Infinity has no accent, a solo exhibition of Halil Altındere in the gallery Tanas, Berlin, opens a peculiar opportunity both to explore the recent swell in the Turkish contemporary art scene and also to witness the development of Altındere's art as a unique critical and humorous artistic language that goes beyond Turkey.
In the 1990s, Altındere was first internationally known for his direct critiques of the Turkish military apparatus and mainstream political narratives in Turkey. In time, he became a master of pastiche and parody. His artistic narratives are not really meant to be read as themselves, they are always hybrid forms made of fiction and plea. The exhibition Infinity has no accent shows recent sculptures, videos, and photo works by Altındere, and thus creates a promising platform for getting in touch with his forms of critique.
Altındere’s pastiches have open-ended forms, whereas his parodies mimic reality with a certain grinning, edgy face. We must also note that there is an assertive harshness in his parodies. And he loves all kinds of traps and ambushes. The Boxing Bag (2012) for example, is actually a punching bag hanging in the middle of the gallery. But don't ever dare to take it like that. And don't forget, there is no performance in the Altındere exhibition and nothing that demands participation. Especially, do not touch the punching bag, because it is cruelly made of marble and meant to hurt deeply if you punch it.
Altındere’s understanding of critical art practice is not about exposing the exploiter or the victimized; it is rather about dislocating the exploiter and dragging you to an ambush where you (sometimes together with the artist) will be victimized by those who are usually oppressed. And often with a subtle threat. The trans-series, Untitled (2004), Miss Understood (2010), and Nurse (2011), three extraordinary portraits of transgendered women, manages to do just that. These are parodies of familiar images for the indifferent middle class. An image of a nurse like you might see (and not really notice) on hospital walls, telling you to keep quiet; an image of a woman in the usual Miss-something uniform; and an ordinary Turkish person wearing a t-shirt that has the Turkish flag on. Yet, they are all trans women and the familiar settings are used to trap you. Nurse (2001) is not a passively beautiful, gorgeous nurse who is already totally silent; in fact, it is a trans woman who unsettles gender biases, and who is on the contrary actively, aggressively beautiful and ready to intervene. She is probably trying to silence you because it is she who is going to talk. Also, the title of Miss Understood (2010) is not just a joke; it shows that you really misunderstood and you don't know what will happen next.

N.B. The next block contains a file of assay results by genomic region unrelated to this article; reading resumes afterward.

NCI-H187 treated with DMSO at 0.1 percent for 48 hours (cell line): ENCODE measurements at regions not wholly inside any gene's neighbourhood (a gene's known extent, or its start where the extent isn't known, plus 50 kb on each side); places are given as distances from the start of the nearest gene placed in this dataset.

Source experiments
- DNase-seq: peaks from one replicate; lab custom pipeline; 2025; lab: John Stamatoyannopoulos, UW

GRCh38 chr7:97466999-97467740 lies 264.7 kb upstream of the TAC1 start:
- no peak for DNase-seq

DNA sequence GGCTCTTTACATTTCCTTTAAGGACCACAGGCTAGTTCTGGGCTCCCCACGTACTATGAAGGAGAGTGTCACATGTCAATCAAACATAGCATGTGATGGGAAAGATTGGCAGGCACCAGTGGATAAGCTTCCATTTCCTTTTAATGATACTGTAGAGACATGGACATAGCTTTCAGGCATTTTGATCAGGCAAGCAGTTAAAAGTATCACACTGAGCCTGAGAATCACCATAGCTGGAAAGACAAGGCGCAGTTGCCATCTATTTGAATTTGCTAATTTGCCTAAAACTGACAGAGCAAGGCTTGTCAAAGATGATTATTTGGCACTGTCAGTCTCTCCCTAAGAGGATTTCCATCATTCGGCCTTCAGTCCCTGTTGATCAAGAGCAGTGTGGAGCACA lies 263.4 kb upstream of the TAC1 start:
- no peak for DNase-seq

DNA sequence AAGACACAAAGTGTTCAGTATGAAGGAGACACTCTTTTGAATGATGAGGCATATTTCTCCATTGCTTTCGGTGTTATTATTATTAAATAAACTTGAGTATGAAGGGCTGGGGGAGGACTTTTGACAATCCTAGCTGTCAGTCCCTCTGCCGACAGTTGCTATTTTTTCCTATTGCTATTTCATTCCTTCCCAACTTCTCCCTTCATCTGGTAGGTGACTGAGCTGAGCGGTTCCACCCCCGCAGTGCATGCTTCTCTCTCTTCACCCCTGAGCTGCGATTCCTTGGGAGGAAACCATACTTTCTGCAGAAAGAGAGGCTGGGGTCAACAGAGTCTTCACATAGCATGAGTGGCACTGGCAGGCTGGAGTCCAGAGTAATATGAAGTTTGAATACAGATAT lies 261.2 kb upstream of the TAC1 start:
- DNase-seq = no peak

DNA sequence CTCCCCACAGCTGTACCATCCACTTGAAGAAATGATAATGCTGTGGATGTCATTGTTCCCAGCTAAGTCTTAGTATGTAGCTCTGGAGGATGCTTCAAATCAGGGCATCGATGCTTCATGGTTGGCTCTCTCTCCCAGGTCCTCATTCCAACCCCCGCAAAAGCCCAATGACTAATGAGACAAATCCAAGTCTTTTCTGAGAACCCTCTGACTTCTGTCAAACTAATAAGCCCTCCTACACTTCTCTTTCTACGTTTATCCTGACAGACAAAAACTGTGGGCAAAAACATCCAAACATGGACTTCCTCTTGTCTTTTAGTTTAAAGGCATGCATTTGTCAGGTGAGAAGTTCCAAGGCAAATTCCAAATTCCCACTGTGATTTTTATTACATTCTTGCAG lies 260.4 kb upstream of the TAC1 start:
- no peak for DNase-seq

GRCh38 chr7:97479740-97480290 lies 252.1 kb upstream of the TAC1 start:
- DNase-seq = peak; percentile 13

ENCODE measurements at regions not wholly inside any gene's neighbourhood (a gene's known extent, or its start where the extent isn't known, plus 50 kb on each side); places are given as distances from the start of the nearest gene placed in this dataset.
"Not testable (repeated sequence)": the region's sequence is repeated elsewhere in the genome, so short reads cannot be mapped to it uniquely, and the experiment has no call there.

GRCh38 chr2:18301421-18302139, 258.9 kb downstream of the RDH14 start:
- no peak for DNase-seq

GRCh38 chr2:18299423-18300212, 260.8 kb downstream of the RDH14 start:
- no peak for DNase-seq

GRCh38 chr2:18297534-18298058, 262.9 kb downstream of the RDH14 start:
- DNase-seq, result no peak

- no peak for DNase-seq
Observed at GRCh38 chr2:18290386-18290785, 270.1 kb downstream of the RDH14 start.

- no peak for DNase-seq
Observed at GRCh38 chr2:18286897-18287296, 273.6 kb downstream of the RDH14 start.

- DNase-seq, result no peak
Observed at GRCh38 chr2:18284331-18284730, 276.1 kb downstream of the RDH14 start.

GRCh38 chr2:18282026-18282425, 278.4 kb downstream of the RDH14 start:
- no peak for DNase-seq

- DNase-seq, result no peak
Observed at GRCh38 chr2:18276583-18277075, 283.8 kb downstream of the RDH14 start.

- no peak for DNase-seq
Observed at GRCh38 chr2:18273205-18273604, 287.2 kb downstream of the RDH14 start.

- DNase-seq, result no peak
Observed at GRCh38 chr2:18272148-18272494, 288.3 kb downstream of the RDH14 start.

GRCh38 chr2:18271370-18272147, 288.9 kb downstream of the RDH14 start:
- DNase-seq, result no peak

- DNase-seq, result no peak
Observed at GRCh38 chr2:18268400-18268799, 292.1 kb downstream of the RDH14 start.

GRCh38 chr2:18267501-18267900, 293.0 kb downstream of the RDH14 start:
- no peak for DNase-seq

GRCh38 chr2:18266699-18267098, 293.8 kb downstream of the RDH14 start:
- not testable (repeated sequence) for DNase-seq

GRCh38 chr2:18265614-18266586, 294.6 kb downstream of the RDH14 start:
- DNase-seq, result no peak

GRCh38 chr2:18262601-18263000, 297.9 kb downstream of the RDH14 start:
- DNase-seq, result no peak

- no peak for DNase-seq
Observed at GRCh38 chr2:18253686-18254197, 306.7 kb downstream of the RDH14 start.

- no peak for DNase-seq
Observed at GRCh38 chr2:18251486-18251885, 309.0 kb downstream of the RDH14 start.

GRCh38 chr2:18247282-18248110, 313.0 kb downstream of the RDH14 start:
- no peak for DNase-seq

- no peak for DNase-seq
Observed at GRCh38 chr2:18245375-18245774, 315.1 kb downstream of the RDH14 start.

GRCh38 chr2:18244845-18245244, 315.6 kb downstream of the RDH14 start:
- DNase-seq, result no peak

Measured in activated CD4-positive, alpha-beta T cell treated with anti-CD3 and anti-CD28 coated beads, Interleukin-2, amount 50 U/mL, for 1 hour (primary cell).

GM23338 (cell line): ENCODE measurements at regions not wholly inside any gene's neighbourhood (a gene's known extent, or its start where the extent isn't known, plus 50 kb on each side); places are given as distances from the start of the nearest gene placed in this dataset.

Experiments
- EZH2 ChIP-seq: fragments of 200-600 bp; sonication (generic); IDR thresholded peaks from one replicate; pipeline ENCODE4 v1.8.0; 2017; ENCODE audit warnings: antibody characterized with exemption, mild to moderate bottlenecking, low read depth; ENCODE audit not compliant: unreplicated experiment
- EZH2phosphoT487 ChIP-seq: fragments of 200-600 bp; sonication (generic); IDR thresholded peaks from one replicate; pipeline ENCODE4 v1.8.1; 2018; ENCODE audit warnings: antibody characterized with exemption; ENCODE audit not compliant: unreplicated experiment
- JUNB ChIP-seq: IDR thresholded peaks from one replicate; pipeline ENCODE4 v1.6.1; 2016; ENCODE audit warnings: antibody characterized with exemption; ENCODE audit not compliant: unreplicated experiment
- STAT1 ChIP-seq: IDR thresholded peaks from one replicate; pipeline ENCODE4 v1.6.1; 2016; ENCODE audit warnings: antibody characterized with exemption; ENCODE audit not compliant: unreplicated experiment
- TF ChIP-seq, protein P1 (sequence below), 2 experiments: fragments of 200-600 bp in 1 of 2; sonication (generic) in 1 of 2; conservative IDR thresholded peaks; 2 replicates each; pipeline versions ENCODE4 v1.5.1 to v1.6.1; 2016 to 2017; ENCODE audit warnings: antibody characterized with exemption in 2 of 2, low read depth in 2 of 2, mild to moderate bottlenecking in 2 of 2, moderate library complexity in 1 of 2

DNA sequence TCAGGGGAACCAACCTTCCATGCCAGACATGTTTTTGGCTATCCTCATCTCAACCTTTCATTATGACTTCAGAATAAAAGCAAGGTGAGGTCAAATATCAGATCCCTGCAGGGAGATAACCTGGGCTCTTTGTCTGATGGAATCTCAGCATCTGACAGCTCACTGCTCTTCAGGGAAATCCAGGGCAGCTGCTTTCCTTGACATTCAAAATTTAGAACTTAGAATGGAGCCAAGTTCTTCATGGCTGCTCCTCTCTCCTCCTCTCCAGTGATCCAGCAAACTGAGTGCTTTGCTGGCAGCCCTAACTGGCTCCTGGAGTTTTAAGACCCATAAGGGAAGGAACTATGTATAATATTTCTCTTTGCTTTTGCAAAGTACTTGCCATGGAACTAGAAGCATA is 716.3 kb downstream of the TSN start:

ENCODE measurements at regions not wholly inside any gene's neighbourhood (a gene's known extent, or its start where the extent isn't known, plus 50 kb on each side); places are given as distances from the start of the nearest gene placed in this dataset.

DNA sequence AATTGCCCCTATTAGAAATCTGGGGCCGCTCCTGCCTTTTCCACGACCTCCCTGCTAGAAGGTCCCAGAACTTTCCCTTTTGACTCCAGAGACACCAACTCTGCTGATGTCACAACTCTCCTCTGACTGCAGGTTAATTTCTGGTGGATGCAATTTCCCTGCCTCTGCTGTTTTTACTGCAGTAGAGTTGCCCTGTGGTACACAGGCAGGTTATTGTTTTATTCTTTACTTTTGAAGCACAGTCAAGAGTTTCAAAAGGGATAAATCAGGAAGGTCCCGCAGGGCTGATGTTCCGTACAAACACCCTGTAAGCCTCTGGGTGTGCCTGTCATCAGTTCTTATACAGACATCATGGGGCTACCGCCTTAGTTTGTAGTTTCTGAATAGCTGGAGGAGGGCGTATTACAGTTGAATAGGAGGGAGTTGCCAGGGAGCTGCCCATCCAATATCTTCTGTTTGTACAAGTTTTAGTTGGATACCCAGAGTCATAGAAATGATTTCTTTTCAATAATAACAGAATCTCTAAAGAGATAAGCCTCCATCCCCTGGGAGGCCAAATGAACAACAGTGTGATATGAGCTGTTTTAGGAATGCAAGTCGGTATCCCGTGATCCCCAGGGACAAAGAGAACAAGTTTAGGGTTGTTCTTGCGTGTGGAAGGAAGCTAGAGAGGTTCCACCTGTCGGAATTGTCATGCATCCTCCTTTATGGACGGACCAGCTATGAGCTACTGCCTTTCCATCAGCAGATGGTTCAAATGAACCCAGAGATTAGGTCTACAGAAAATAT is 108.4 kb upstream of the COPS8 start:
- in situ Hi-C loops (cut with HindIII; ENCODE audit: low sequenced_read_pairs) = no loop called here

Then comes much more blurred pastiches by Altındere. Three wax sculptures at the exhibition, Guard (2012), Telephone Call From Istanbul (2012), and Mad Man (2012), do a remarkable job of creating an obscure story that dominates the whole art space. Monuments of weird scenes, unlikely moments are celebrated. Why is he investing in wax sculpture in the first place?
Altındere's first life-sized wax figure was Pala the Bard (2008), a semi-delirious impact on the reasoning of life-sized wax figures. Pala was a street fellow in Istanbul who wore weird bombastic costumes and who, in his fantasy-driven world, believed he was a symbol of the country: the wonderer no one respects yet everyone consumes without paying much attention. Altındere, in his way of spitting at the canon, re-shaped the art space as a temple seemingly for our veneration of Pala, someone we wouldn't think of for more than a second. It was contempt directed directly at the cult of Mustafa Kemal Atatürk in Turkey, because dedicated followers of Atatürk and many nationalists have been meaninglessly glorifying the wax sculpture of Atatürk exhibited at the Madam Tussaud’s. The ridiculous Turkish pride in seeing Atatürk's wax sculpture at the Madam Tussaud’s turned into an openly embarrassing phenomena when Pala the Bard became the second Turkish national who stepped into eternity through a wax sculpture. In this sense, Pala the Bard was one of Altındere’s undisguised, bitter parodies.
Nevertheless, the life-sized wax sculptures we see in this new exhibition in Berlin constitute a much more complicated pastiche. A midget guards the art space and is turned into a myth before becoming a reality. A telephone call from Istanbul locates the whole exhibition in Istanbul or in relationship with Istanbul: an eerie mocking of internationalist cosmopolitism. Also, the wax sculpture of a supposedly "mad man" goes into a rage apparently because of another pastiche-based work of Altındere, this one mimicking Mladen Stalinoviç’s early position by bubbling "An attack on my art is an attack on socialism and progress".
All in all, it is possible to call this an antisocial collection of works. They are neat, deliberately prepared and produced, high-quality and unconventional. They want to look beautiful while killing you; these smooth teeth of pastiche can't even bite me, you want to say. But this is the moment Altındere needs most to trap you: a moment when you feel desperately safe and you feel like you understand all the jokes and parodies involved. This is when the boxing bag punches you!
* 1972 Istanbul, Turkey; lives there. Writer and art critic; author of "101 Artworks, Forty Years of Turkish Contemporary Art".
Infinity has no accent
8 September - 24 November 2012